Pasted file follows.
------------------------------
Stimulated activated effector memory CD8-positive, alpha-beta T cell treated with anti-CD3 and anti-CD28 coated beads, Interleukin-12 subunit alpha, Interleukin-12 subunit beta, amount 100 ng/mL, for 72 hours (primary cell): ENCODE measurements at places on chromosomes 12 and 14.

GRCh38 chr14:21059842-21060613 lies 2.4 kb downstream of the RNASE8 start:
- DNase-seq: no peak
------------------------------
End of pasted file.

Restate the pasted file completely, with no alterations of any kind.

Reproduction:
Stimulated activated effector memory CD8-positive, alpha-beta T cell treated with anti-CD3 and anti-CD28 coated beads, Interleukin-12 subunit alpha, Interleukin-12 subunit beta, amount 100 ng/mL, for 72 hours (primary cell): ENCODE measurements at places on chromosomes 12 and 14.

GRCh38 chr14:21059842-21060613 lies 2.4 kb downstream of the RNASE8 start:
- DNase-seq: no peak